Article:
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28 June 2019, 07:03
The first ministers of Scotland and Wales have joined forces to demand the new prime minister rule out a "disastrous" no-deal Brexit.
With Boris Johnson battling Jeremy Hunt to win the keys to Number 10, Nicola Sturgeon and Mark Drakeford said they were both "increasingly alarmed" by the "hardline rhetoric" that had emerged in the leadership contest.
Mr Johnson has already pledged to take the UK out of the EU by October 31 "do or die".
While the former London mayor insisted the chance of a no-deal Brexit was "a million to one against", he left open the option of suspending Parliament if MPs tried to block this.
With political leaders from across the UK gathering for the last British Irish-Council meeting before the new prime minister is selected next month, the Scottish and Welsh first ministers called on Theresa May's successor to change tack.
In a joint statement released before the Manchester meeting Ms Sturgeon, the SNP leader, and Labour's Mr Drakeford said they were "becoming increasingly alarmed by the increase in hard-line rhetoric about a no-deal Brexit and a debate focused on policy proposals for leaving the EU which have no basis in reality".
The two politicians said "severe economic damage" was already being done as a result of Brexit, highlighting job losses at British Steel, Ford, Honda, and elsewhere.
Leaving the EU without a deal could be "disastrous for the economies within these islands and for the livelihoods of hundreds of thousands of people", Ms Sturgeon and Mr Drakeford said.
While the British-Irish Council was formed as part of the Good Friday Agreement, the first ministers warned: "A no-deal Brexit would deeply damage the reputation of the UK as a reliable international partner and undermine the Good Friday Agreement and the peace process on the island of Ireland.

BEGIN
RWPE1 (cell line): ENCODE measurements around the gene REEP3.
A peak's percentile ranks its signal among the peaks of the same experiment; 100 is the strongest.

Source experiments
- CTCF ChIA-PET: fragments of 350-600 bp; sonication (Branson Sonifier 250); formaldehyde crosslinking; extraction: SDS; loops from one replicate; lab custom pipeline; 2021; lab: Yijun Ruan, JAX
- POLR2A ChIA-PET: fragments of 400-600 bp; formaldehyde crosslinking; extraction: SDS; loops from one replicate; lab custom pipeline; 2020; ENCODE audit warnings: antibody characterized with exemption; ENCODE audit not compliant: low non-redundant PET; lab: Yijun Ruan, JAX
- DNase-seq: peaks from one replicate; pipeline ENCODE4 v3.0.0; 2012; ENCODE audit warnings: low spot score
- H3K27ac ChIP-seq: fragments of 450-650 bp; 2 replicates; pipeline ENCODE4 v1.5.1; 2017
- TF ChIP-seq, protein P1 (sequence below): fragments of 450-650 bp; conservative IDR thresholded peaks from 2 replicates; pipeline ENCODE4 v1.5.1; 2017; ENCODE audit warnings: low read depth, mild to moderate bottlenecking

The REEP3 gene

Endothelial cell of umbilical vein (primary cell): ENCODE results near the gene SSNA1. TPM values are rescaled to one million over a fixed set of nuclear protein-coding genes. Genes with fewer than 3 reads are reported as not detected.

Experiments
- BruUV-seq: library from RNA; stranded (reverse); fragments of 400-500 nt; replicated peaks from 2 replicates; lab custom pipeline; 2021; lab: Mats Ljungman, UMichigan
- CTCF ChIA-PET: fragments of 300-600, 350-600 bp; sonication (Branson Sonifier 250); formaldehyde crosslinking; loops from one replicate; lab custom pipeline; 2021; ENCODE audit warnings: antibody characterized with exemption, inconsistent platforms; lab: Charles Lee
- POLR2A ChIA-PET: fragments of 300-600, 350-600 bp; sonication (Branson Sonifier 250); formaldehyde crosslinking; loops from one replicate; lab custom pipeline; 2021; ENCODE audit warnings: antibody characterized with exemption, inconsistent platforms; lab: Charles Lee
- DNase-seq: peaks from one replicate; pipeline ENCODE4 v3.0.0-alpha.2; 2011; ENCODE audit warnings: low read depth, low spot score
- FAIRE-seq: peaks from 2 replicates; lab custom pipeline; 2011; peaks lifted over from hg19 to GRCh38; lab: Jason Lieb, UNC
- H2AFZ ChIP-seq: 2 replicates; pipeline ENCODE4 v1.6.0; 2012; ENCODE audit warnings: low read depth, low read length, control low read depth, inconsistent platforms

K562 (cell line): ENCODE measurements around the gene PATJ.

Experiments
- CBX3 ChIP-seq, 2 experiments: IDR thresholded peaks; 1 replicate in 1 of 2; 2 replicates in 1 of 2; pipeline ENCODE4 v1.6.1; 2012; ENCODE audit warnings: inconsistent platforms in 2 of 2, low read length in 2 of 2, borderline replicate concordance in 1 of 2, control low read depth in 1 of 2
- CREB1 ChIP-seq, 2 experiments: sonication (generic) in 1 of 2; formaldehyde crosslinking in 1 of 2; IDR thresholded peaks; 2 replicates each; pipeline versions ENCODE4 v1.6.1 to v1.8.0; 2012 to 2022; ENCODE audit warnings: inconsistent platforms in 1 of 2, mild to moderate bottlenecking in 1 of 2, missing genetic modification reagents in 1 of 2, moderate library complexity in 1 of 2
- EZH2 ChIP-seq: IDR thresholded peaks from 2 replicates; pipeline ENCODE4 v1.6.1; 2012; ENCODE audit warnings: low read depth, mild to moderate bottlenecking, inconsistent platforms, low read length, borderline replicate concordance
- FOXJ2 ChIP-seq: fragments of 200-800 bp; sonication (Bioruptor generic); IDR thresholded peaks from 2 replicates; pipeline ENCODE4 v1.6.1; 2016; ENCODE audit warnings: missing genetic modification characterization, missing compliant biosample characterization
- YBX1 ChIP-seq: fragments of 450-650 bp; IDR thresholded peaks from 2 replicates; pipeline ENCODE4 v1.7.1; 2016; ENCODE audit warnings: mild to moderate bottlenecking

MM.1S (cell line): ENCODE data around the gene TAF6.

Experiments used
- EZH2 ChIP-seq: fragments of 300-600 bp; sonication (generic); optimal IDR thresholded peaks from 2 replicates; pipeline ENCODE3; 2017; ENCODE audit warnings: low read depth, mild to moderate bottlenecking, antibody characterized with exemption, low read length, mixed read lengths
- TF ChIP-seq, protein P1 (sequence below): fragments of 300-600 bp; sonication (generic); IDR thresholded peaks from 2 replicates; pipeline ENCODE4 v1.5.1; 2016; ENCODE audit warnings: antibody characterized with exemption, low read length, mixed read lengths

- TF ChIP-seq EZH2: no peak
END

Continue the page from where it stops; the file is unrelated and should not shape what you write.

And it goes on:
"The next prime minister must pull back from the brink of a no-deal Brexit and be honest with the public.
"If they continue on their current path, the UK looks increasingly likely to crash out of the EU in just four months' time.
"The EU will not simply cave in to demands to reopen the Withdrawal Agreement and claims that we could both leave without a deal and still benefit from tariff-free trade with the EU have been disproved.
"The new prime minister must change course and rule out no-deal under any circumstances."
The pair also reiterated their support for a second vote on the UK's future in Europe, saying it was "clear that due to the deadlock at Westminster, there should be a new referendum on EU membership".
In theses circumstances both the Scottish and Welsh governments would campaign to keep Britain in the EU, with the two first ministers vowing: "We will work together and with others who share that aim."